Myanmar’s junta moves Aung San Suu Kyi to house arrest, report says

The 78-year-old democracy icon was moved because of the prison’s brutal daytime heat, spokesman said.
By RFA Burmese
Myanmar’s junta moves Aung San Suu Kyi to house arrest, report says Myanmar nationals living in Thailand hold pictures of ousted leader Aung San Suu Kyi in Bangkok on Feb. 1, 2024.
(Sakchai Lalit/AP)

Myanmar’s military junta moved Aung San Suu Kyi, the country’s former de facto leader, from Naypyidaw Prison to house arrest on Tuesday, Yangon-based Eleven Media reported.

Suu Kyi, a Nobel Peace Prize laureate who is now 78, was believed to have been in solitary confinement at the prison in the capital.

She was arrested shortly after the Feb. 1, 2021, military coup d’etat that removed her National League for Democracy, or NLD, from power. She was eventually sentenced by the junta to 33 years on 19 charges – later reduced to 27 years. 

For much of 2023, Suu Kyi’s whereabouts were unknown and her legal team was unable to meet with her at the prison. The junta has kept her out of view since her arrest – likely a reflection of her persistent popularity.

Eleven Media reported that she was transferred under tight security in the capital. The outlet also said that former President Win Myint was moved to house arrest from Taungoo Prison in central Myanmar’s Bago region. 

A half dozen cars went into Naypyidaw Prison on Tuesday – four of them with security forces and two other cars carrying junta senior officials, according to NLD Central Working Committee member Kyaw Htwe, citing his own sources.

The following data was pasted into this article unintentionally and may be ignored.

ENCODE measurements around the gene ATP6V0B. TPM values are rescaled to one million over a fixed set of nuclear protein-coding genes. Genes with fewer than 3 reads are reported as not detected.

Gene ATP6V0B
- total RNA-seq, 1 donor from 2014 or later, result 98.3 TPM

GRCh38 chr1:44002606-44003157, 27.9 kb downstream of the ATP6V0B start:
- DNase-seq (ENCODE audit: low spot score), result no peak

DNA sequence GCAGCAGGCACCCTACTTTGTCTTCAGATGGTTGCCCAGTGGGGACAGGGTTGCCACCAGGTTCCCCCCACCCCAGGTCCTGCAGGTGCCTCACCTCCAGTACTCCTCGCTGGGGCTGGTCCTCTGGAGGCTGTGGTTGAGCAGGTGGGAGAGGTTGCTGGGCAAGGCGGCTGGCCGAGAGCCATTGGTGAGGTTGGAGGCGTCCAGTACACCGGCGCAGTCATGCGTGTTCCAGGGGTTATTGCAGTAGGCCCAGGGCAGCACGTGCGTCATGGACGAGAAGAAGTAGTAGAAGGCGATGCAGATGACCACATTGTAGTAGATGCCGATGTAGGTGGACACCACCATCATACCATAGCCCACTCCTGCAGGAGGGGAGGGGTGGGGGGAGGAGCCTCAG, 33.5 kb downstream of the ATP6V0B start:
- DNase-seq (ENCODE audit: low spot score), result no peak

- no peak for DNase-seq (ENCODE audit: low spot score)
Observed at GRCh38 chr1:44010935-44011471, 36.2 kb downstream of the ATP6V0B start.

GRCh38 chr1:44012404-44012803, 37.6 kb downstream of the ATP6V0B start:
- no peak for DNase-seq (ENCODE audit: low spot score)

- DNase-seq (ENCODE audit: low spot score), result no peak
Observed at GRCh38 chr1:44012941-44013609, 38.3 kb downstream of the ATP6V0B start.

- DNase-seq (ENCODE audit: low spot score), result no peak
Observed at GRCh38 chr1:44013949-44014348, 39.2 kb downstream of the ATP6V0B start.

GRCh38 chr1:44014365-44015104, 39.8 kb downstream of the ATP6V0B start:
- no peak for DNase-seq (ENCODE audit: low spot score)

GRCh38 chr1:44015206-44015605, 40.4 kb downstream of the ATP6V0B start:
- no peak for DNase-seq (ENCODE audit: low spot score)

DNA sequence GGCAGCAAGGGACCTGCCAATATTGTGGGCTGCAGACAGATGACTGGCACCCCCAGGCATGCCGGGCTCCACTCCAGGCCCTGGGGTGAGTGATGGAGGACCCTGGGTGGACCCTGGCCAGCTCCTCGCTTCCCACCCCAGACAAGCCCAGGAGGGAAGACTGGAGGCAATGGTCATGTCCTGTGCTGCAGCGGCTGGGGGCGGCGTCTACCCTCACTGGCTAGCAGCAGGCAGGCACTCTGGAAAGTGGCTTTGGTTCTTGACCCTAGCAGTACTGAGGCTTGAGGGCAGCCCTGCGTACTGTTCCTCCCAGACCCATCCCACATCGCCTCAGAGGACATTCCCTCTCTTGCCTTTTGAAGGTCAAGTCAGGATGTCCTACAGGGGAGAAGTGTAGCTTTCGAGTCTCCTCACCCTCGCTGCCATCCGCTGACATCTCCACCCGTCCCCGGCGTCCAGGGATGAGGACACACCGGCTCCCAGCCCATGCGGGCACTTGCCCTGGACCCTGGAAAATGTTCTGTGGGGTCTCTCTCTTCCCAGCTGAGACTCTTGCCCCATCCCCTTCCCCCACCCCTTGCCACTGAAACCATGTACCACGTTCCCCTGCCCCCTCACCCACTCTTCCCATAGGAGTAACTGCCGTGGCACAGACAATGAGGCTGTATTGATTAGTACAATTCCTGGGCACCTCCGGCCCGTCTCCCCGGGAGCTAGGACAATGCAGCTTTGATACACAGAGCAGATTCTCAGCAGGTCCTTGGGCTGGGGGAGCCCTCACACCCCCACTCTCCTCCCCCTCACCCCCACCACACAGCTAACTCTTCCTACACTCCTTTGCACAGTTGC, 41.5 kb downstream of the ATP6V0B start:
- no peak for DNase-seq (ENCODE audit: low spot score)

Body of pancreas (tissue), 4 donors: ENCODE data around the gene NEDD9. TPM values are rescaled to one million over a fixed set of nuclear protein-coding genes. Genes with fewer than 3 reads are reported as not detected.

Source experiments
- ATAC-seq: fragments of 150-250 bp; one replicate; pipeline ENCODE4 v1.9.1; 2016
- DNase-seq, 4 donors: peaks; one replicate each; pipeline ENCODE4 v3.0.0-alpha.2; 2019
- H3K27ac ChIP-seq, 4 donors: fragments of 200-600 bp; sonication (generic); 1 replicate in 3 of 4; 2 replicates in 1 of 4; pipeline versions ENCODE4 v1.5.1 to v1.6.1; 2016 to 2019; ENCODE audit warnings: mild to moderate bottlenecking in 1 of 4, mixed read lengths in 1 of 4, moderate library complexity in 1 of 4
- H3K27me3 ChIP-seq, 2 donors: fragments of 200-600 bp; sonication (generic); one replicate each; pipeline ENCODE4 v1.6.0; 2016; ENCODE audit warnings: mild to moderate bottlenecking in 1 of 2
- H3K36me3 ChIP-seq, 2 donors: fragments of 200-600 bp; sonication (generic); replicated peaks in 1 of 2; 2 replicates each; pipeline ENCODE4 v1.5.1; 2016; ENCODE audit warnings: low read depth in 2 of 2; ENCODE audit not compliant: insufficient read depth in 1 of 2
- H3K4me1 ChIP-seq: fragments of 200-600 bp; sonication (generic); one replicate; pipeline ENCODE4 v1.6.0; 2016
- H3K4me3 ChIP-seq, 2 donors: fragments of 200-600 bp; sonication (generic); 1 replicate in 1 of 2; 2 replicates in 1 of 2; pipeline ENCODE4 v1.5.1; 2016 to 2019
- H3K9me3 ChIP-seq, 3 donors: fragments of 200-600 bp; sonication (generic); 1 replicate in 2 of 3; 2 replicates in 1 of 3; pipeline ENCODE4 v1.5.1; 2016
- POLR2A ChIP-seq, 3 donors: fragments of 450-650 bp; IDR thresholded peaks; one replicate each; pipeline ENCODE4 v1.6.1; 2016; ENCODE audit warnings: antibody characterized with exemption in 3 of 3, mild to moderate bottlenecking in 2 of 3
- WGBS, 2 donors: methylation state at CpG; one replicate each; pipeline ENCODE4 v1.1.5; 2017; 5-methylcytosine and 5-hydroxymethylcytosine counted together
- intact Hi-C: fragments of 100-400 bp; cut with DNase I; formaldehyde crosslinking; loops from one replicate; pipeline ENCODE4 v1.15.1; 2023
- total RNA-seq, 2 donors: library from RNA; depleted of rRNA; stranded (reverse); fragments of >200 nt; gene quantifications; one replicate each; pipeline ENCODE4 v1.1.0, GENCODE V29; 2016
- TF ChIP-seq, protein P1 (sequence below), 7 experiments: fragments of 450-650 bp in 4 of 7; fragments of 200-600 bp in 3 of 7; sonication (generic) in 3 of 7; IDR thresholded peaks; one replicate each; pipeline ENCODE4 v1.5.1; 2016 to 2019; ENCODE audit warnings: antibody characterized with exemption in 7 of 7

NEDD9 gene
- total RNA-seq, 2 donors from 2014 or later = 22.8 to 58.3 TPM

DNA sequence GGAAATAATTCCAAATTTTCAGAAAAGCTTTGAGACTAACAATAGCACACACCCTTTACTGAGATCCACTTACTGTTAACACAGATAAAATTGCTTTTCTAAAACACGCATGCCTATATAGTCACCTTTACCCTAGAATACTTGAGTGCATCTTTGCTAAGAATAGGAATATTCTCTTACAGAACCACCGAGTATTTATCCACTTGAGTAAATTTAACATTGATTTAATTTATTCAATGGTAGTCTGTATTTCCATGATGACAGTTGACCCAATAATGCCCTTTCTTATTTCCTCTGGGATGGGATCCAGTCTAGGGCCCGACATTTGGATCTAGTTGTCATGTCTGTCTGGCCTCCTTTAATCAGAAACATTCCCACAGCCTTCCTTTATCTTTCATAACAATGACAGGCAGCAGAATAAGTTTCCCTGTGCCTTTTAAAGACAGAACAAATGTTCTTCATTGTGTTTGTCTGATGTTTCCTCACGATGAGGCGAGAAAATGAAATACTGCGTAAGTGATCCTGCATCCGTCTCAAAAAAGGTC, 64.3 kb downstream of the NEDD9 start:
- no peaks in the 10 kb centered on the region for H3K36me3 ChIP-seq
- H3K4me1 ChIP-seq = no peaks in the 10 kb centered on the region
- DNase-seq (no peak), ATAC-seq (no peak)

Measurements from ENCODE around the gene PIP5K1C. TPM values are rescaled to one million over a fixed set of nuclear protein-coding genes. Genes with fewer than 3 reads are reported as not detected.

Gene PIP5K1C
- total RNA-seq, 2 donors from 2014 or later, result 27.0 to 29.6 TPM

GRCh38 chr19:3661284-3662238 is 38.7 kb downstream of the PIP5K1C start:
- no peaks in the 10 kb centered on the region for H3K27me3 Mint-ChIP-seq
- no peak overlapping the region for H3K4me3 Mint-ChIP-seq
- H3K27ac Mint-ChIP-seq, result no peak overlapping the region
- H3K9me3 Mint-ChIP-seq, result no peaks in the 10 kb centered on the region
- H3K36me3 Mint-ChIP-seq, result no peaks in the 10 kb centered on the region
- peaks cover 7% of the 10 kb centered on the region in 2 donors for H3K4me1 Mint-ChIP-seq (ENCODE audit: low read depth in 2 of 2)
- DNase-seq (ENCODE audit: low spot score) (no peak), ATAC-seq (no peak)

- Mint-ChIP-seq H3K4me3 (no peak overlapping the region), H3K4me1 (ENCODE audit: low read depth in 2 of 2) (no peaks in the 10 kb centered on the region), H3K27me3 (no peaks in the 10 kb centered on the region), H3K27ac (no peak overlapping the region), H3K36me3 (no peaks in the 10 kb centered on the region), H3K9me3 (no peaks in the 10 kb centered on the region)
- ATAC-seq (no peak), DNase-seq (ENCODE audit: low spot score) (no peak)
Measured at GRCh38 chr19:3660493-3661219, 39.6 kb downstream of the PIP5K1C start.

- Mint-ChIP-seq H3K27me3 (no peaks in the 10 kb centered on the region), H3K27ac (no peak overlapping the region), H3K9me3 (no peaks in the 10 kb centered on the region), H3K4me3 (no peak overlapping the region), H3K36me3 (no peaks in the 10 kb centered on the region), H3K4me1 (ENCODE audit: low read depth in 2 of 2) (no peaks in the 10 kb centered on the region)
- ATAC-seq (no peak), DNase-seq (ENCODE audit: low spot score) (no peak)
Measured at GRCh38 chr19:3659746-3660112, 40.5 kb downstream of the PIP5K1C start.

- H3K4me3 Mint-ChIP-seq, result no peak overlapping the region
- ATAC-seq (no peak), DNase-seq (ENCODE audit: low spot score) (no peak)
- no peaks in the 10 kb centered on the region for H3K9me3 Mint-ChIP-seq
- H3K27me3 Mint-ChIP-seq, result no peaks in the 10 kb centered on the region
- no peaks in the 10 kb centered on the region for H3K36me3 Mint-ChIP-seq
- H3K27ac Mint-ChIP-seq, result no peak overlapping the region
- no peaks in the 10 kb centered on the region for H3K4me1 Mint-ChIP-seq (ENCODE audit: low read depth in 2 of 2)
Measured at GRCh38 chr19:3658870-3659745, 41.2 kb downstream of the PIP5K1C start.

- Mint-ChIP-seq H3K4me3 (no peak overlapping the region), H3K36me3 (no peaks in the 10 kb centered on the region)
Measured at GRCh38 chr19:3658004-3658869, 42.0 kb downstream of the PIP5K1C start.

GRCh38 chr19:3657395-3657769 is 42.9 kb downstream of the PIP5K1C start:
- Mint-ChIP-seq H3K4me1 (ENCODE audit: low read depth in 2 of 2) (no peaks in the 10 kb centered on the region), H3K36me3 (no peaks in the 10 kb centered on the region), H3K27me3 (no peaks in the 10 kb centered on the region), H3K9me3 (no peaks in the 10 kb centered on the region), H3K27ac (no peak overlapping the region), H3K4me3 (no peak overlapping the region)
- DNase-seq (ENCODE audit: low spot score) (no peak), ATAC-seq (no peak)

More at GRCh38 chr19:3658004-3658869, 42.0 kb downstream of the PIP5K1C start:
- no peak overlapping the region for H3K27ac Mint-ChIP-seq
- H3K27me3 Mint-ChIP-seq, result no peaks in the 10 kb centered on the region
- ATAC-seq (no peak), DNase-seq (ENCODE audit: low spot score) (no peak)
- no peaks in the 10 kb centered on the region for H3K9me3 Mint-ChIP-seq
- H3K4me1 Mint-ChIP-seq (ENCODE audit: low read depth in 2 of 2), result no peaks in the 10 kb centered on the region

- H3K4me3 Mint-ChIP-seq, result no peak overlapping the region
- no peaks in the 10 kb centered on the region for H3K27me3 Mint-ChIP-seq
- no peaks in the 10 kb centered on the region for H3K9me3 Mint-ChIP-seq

“They brought Auntie with them,” he told Radio Free Asia, referring to Suu Kyi. “She had to leave all her belongings behind, and it is still unknown where she was taken.”

A student from Myanmar who lives in Taiwan holds a poster of former leader Win Myint during a protest against the military coup in her home country at National Taiwan University in Taipei on Feb. 28, 2021. (Sam Yeh/AFP)

Junta spokesman Maj. Gen. Zaw Min Tun confirmed the transfers to Voice of America’s Burmese service, saying that Suu Kyi and Win Myint were moved to relieve them from the brutal daytime heat during the hot season, when temperatures in Naypyidaw have soared above 40 degrees Celsius (104 F).

He didn’t mention their new location or give any other reasons for the transfer. RFA was unable to reach Zaw Min Tun on Tuesday.

Suu Kyi’s son, Kim Aris, told RFA that he was worried about his mother’s health because of the current high temperatures. 

Sources close to Win Myint’s family told RFA they hadn’t received any information about his transfer.

Recent Chinese delegation

“To me, it’s not because of hot weather, but because of political heat and the current crisis,” political commentator Than Soe Naing said. 

China’s ambassador to Myanmar in Yangon, Chen Hai, recently traveled to Myanmar to meet with former junta chief Than Shwe and other leaders of his military regime, which ruled from 1992 to 2011.

There were some reports that the ambassador also met with Suu Kyi. However, the Chinese embassy in Yangon didn’t make any statement about such a meeting and RFA was unable to verify the reports. 

“The military council doesn’t pay much attention to international pressure,” said Thike Tun Oo,  a member of the leading committee of the Political Prisoners Network-Myanmar. 

“Instead, they fear China more,” he said. “It can be assumed that this happened as a consequence of the recent meetings between senior Chinese officials and the military council.”

Translated by Aung Naing. Edited by Matt Reed and Malcolm Foster.


Add your comment by filling out the form below in plain text. Comments are approved by a moderator and can be edited in accordance with RFAs Terms of Use. Comments will not appear in real time. RFA is not responsible for the content of the postings. Please, be respectful of others' point of view and stick to the facts.